• This leads in many countries to the generational phenomenon that the majority of people aged 18-34 still live with their parents- 66% of them in Italy, 58% in Portugal, 55% in Spain, 74% in Slovakia etc.

    • A large number of households are overburdened by housing costs and this becomes more and more evident in the crisis-ridden countries like Greece, where more and more families appear to have difficulties to cover their housing expenses as the crisis keeps evolving.

2012
  • The Housing Europe Review 2012: The nuts and bolts of European social housing system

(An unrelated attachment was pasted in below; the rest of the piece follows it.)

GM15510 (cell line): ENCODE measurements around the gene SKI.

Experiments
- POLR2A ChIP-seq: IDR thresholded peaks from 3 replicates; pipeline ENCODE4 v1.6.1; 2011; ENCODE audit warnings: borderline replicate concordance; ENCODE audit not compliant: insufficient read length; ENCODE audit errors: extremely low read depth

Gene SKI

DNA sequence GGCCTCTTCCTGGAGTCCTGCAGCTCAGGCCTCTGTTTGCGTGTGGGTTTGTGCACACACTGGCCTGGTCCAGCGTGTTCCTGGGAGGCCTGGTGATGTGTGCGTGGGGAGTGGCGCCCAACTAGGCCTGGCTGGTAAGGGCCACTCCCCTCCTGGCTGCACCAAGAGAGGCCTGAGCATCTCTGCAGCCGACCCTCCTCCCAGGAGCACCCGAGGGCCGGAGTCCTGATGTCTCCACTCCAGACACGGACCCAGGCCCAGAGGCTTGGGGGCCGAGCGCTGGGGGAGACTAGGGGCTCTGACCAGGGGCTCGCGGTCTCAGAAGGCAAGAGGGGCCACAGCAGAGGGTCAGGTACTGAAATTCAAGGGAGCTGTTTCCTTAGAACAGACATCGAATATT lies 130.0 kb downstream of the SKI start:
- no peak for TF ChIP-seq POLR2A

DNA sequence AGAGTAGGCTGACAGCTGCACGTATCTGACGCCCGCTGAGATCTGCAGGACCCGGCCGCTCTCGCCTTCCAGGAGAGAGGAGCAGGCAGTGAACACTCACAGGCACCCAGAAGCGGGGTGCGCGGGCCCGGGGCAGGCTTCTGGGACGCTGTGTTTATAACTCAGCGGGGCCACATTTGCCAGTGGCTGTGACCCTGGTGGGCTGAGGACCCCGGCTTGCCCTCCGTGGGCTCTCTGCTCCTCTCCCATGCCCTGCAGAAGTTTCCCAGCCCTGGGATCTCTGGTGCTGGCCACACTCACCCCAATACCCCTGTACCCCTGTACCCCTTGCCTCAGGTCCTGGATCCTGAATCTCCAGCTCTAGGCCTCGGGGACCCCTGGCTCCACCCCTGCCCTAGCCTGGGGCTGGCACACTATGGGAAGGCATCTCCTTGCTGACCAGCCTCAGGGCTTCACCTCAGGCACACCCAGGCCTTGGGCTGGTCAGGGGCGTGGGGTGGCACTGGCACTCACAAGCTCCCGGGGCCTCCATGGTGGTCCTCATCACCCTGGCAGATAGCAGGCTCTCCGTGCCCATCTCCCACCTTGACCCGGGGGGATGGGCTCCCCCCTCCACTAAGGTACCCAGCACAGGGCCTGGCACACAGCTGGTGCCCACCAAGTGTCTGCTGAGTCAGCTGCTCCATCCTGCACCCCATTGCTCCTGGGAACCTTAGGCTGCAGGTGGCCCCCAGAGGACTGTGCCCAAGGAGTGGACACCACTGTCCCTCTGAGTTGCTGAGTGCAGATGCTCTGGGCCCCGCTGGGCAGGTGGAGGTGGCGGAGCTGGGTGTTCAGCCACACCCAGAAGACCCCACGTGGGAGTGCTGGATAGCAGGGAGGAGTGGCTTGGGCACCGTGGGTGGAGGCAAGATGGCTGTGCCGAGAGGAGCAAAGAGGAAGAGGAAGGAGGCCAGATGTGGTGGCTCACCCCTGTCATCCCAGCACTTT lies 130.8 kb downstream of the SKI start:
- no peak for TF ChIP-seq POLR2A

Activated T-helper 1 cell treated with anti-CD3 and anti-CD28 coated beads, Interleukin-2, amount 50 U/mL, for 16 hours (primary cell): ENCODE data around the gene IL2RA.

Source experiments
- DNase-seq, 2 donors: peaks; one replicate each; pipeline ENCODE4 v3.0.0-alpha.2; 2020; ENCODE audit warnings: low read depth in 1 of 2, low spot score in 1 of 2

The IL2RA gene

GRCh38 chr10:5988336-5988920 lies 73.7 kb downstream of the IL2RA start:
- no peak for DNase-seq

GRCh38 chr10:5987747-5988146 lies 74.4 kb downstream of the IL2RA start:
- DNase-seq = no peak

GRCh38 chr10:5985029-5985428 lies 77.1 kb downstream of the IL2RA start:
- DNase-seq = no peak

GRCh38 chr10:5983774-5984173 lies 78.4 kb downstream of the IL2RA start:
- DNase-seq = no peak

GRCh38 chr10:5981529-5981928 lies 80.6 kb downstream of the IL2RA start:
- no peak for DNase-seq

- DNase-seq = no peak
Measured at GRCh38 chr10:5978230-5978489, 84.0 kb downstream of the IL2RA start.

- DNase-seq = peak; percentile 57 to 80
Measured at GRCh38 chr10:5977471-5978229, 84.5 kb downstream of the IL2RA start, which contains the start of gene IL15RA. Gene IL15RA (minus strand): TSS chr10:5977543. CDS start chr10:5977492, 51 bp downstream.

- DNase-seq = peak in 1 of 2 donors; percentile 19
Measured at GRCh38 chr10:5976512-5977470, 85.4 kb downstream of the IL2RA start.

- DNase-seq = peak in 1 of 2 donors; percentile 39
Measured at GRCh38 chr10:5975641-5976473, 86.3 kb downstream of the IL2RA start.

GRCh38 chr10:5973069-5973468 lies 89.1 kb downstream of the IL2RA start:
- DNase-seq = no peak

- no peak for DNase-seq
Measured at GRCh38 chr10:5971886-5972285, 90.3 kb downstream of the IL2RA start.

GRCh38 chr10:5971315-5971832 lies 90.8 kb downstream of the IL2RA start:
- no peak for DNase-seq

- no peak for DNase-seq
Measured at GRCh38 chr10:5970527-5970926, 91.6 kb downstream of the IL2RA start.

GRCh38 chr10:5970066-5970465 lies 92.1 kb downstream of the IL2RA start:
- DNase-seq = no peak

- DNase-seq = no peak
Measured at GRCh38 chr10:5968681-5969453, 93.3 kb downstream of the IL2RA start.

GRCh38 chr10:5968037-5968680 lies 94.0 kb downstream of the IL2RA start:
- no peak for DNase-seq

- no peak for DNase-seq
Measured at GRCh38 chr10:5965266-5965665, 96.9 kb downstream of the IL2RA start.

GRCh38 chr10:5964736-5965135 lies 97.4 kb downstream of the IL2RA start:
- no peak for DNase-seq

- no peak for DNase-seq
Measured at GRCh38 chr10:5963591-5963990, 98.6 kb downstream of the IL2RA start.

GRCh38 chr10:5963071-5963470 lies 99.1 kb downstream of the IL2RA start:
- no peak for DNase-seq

• Published by Housing Europe on 1 December 2012

  • Summary by Housing Europe:

    • This Review provides an update of the 2007 report "Housing Europe 2007: Review of social, co-operative and public housing in the 27 EU member states".

    • While the previous review aimed at providing an overview of the main development in housing policies and housing markets affecting the social, cooperative and public housing sector, the current study focuses on social housing and aims at providing a clearer picture of the way social housing systems are structured across the EU, while identifying the main recent trends in the sector.

2007
  • Housing Europe 2007: Review of social, cooperative and public housing in the 27 European states

  • Published by Housing Europe in December 2007

  • A PDF version of the report is available on World Habitat's site: https://www.world-habitat.org/wp-content/uploads/2007/12/CECODHAS-Housing-Europe-2007.pdf